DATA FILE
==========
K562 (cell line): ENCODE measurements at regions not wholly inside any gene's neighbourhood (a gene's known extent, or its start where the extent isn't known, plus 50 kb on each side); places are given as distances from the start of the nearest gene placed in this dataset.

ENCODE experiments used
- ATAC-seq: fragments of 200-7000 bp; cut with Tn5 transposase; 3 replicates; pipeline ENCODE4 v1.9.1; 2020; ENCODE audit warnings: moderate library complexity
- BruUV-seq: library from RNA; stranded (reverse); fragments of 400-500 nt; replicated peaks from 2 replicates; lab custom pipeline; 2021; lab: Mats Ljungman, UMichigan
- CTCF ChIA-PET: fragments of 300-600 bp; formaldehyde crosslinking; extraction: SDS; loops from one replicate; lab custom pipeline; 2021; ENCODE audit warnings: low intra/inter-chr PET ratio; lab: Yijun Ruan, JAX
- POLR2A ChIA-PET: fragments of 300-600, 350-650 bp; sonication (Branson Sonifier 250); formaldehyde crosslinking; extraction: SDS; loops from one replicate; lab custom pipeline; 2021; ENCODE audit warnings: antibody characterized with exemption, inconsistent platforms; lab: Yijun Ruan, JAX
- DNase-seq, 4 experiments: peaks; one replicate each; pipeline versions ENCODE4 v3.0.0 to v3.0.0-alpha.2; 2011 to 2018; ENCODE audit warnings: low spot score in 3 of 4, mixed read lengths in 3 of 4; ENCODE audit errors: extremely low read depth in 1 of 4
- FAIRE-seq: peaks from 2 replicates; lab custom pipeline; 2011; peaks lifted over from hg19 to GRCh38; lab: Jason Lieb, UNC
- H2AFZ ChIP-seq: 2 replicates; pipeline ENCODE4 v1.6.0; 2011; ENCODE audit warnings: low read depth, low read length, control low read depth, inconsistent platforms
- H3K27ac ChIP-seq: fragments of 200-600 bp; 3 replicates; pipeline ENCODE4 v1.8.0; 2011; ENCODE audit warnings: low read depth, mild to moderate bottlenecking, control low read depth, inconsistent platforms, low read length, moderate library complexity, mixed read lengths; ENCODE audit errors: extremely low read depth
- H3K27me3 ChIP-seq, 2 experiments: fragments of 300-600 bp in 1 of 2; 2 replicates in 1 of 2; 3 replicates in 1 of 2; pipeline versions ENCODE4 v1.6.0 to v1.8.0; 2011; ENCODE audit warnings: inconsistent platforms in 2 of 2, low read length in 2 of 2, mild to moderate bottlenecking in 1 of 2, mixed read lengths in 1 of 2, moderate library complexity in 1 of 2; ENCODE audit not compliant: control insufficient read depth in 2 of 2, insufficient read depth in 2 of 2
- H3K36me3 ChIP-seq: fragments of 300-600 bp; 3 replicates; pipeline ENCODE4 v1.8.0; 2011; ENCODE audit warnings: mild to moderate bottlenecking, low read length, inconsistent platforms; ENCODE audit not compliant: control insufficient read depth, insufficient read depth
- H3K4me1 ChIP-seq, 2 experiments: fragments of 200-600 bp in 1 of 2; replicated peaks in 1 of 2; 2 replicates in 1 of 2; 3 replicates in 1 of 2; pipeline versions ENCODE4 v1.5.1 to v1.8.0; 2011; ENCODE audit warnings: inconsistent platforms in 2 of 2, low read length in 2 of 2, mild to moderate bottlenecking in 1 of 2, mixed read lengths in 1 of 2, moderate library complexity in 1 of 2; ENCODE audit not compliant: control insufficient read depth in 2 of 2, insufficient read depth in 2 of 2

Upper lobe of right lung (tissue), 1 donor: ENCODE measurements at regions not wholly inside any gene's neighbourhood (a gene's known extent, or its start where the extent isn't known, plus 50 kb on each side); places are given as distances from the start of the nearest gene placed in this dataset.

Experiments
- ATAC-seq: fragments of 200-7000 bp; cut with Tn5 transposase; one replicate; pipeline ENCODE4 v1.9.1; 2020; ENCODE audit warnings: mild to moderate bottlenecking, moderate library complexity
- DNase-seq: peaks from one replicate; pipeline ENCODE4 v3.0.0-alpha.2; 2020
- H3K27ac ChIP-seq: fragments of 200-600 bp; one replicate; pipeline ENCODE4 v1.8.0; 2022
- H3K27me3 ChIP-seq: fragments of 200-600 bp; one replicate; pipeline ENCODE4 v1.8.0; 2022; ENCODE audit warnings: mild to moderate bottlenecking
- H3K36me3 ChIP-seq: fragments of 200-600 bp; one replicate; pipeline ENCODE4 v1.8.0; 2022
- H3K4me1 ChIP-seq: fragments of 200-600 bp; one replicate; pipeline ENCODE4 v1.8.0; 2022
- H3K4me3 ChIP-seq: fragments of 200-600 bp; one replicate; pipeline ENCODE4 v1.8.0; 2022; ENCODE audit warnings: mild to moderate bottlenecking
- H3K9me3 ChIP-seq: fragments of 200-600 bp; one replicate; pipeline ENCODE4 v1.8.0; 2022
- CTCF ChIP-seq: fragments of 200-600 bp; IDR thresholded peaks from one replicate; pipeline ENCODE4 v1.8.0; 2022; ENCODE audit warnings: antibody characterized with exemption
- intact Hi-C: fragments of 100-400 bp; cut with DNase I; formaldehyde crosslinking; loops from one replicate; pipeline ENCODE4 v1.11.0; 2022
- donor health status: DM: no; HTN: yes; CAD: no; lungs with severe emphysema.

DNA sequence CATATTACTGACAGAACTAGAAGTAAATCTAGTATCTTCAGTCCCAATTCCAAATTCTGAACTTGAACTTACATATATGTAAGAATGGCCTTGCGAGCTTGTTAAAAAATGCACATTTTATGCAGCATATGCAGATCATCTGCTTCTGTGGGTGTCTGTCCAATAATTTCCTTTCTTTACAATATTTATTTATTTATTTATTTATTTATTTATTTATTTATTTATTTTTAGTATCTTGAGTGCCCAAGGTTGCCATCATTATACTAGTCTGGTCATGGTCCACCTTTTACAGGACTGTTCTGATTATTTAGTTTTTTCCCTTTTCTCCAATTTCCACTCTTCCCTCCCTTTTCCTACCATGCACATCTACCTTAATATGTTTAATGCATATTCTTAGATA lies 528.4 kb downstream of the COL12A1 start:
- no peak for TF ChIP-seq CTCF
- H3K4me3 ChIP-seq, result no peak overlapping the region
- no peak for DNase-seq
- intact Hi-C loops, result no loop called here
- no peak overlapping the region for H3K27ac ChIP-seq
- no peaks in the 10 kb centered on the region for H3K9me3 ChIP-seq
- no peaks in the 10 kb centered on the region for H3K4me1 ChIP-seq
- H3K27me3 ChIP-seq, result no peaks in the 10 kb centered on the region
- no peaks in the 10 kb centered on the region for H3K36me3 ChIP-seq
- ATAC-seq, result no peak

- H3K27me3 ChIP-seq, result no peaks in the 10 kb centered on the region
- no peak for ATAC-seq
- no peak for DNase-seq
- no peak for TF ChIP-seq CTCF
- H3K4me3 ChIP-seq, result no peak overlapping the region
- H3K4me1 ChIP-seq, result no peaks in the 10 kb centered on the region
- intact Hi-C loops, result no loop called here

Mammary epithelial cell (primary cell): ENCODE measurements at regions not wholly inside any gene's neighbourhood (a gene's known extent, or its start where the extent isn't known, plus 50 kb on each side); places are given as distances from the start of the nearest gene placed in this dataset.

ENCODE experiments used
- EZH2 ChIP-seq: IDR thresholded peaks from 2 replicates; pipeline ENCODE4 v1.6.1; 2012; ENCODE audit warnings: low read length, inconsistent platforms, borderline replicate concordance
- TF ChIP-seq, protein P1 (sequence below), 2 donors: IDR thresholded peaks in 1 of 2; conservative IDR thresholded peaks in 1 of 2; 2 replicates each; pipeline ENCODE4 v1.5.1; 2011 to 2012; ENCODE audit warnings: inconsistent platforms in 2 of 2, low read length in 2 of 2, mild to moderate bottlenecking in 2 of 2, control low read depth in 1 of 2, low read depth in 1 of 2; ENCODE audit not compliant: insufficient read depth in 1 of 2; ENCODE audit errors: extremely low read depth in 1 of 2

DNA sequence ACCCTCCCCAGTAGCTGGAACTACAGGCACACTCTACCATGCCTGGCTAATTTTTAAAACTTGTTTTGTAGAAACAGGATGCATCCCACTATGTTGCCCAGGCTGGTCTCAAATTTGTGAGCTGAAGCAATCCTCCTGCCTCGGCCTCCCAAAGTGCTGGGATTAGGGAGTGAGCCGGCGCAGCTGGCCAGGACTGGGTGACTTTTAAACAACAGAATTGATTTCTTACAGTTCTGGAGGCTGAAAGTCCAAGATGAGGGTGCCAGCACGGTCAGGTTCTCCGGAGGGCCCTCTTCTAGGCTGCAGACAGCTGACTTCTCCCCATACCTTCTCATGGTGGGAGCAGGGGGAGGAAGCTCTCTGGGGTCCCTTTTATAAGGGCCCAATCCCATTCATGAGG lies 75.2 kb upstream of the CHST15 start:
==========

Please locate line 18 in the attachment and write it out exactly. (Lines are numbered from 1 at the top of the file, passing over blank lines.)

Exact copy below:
- H3K27ac ChIP-seq: fragments of 200-600 bp; one replicate; pipeline ENCODE4 v1.8.0; 2022